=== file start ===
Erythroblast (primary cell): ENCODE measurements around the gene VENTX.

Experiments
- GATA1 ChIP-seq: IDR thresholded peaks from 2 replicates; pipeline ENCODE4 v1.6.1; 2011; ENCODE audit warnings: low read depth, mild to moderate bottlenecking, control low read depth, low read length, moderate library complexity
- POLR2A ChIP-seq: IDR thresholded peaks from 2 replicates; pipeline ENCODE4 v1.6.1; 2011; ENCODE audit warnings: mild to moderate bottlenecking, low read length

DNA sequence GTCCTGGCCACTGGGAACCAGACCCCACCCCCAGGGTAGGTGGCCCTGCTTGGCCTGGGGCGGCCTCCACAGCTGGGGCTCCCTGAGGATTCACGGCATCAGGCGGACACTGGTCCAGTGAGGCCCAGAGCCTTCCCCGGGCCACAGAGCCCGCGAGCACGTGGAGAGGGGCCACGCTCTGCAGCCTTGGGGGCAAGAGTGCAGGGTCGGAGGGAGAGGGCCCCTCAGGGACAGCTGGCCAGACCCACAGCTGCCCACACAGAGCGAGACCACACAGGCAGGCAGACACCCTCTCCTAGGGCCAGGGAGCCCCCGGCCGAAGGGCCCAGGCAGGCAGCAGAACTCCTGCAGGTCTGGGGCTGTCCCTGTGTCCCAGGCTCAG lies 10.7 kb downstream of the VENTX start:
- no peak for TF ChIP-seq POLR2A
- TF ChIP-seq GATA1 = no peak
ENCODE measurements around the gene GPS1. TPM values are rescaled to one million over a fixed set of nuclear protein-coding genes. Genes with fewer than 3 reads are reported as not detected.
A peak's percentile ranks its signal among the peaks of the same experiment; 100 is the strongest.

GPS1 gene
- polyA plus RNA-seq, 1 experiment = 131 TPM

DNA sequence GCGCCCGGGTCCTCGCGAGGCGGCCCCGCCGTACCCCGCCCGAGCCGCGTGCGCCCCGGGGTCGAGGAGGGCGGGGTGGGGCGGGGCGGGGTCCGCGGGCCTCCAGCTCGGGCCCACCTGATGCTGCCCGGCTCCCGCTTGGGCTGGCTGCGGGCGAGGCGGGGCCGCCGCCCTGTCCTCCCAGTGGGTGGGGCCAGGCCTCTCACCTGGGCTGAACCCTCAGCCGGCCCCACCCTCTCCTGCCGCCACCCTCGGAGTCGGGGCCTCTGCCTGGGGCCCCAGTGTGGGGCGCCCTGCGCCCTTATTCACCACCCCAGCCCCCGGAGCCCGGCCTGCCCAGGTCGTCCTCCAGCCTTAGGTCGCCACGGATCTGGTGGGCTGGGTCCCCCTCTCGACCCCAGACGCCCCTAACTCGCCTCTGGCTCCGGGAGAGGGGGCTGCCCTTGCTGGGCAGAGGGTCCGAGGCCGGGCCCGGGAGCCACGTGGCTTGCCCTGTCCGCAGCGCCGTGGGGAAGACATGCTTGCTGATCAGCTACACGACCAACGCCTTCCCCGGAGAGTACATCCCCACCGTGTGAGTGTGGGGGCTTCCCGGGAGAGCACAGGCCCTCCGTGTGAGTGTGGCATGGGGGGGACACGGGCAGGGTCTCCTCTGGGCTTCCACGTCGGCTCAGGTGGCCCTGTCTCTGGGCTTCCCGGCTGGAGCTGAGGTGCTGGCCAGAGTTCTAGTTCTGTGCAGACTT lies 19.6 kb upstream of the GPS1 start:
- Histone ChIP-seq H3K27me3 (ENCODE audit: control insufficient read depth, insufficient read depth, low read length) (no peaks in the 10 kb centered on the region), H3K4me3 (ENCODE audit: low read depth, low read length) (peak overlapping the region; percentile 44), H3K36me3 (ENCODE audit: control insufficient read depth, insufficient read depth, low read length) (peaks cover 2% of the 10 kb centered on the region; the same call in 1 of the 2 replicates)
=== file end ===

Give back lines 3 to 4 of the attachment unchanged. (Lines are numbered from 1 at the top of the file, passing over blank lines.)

- GATA1 ChIP-seq: IDR thresholded peaks from 2 replicates; pipeline ENCODE4 v1.6.1; 2011; ENCODE audit warnings: low read depth, mild to moderate bottlenecking, control low read depth, low read length, moderate library complexity
- POLR2A ChIP-seq: IDR thresholded peaks from 2 replicates; pipeline ENCODE4 v1.6.1; 2011; ENCODE audit warnings: mild to moderate bottlenecking, low read length